It is a sad fact that family worship no longer holds the honoured place in Scottish home life that it once did. The neglect of it is both a sign of spiritual decadence, and a fruitful cause of it. The sad result, along with many other evils, is plainly seen in the alarming increase in juvenile crime which presents our magistrates with such a problem today. The responsibility for such a state of affairs must lie, to a great extent, upon those who, having had the privilege of joining in family devotions in their young days, have failed to emulate the good example thus held up to them when they came to set up house for themselves. During the past half-century the numbers guilty of this sin must run into thousands.
And what of the children reared under the influence of such God-dishonouring homes? They in their turn go out into the world and many of them do not know the meaning of the phrase “family worship.” The blight is one that spreads in all directions with great rapidity. Except the Lord graciously intervene, where is it going to end?
Not only is the daily worship of God in the family a solemn duty but it is also a means of precious blessing. On that account also it ought to be encouraged. David Livingstone, R M McCheyne, John G Paton and many others, whose names stand high in the religious life of Scotland, have testified to the benefits derived from impressions of Divine things early received around the family altar; impressions which were not only a blessing to themselves, but which went far to shape the after course of their lives, and thus resulted in blessing to others.
Moreover the concern, anxiety and responsibility inseparable from family life make constant and exacting demands upon the spirit. The strength, wisdom and patience necessary to meet these demands are derived only from God. The very act of putting every other consideration aside for a little time and deliberately bringing each member into the immediate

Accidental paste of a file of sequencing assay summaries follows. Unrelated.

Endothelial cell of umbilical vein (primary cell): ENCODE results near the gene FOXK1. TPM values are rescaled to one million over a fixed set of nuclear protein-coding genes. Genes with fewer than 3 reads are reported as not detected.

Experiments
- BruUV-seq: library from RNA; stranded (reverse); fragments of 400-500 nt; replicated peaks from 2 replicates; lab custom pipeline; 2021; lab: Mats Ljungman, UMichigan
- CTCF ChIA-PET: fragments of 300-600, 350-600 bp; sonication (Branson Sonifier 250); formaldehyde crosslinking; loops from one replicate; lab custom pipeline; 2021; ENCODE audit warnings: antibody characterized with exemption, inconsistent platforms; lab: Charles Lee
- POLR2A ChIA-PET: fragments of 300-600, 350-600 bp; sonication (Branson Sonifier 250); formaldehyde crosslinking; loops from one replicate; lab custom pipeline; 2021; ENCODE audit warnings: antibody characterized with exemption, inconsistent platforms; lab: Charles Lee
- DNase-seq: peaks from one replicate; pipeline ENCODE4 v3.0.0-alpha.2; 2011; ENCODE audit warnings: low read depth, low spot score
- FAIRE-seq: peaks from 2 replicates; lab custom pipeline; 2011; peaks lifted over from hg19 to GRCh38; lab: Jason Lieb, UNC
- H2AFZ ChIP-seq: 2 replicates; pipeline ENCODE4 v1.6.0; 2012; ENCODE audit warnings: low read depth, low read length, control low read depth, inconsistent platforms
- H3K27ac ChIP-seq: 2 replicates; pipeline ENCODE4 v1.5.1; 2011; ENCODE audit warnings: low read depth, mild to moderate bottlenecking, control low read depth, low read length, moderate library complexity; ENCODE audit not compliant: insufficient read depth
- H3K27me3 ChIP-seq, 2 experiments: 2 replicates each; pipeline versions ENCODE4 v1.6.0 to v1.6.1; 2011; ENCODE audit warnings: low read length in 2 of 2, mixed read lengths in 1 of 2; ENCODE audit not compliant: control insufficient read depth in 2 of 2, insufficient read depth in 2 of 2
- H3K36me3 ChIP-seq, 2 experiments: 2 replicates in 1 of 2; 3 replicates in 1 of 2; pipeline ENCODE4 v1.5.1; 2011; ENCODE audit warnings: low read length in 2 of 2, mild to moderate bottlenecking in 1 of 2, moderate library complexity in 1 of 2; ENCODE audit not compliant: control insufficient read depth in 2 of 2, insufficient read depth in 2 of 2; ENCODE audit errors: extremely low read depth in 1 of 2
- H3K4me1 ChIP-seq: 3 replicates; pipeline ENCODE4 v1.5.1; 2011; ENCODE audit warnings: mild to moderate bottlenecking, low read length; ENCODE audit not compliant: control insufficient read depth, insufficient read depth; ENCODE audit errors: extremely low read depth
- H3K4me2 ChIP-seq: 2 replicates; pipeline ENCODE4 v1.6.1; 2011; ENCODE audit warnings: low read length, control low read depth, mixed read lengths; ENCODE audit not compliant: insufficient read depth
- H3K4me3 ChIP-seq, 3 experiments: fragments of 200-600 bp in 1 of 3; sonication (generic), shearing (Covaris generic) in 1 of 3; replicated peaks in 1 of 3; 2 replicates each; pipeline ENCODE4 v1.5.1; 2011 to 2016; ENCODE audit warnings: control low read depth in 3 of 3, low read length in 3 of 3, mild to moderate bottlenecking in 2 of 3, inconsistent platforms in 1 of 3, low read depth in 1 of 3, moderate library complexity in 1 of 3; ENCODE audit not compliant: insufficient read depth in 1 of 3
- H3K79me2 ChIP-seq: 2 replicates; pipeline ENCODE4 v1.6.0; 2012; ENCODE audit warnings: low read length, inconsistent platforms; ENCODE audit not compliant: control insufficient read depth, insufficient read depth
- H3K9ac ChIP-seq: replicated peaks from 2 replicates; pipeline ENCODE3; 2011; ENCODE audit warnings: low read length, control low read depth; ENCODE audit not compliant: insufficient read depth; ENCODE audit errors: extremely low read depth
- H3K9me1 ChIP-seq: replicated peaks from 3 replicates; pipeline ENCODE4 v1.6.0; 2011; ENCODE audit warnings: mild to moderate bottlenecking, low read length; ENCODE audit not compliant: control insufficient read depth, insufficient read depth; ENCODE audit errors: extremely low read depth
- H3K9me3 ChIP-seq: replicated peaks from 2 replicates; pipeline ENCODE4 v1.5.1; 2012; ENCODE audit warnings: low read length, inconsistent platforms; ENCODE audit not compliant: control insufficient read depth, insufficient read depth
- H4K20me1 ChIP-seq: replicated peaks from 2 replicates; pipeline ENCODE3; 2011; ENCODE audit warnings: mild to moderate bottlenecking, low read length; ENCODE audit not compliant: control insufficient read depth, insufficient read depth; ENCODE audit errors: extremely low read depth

presence of God, conscious of His nearness and fulness of resource, becomes a means of blessing unspeakably precious. In the morning the spirit is refreshed at this fountain of living water and goes forth to the duties of the day strengthened and calmed. In the evening having again drunk at the same fountain and committed all persons and concerns to
Him who slumbers not, the night’s repose is doubly sweet.
In this service the various members of the family are united – those present in their persons, those absent in prayerful remembrance- in an exercise of the spirit which binds each to each and all to God, who is not only the God of Israel but God of all the families of Israel, with the strongest and tenderest bands. In a few years the various members of the household are in all probability scattered – the stern demands of life require it – but memory invests those sacred occasions with a fragrance which neither time nor distance can altogether spoil. One or other of the family, it may be, has turned his back upon his father’s God; prayer is abandoned, the Bible discarded and conscience defiled; but however far the road to ruin is followed there is “something” which keeps pace with him, something precious, the memory of which he cannot shake off. Who can tell when that “something precious” may be the means by the blessing of the Holy Spirit to allure him back to seek his father’s God. “I have sinned,” he penitently confesses, “I have perverted that which was right, and it profited me not; I will arise, I will return to my father’s God; in His house is bread enough and to spare, why should I perish
with hunger.” It has been so in the past, more often perhaps than we are aware, and doubtless it shall be so again.
[Editorial from the April 1944 issue of The Free Presbyterian Magazine.]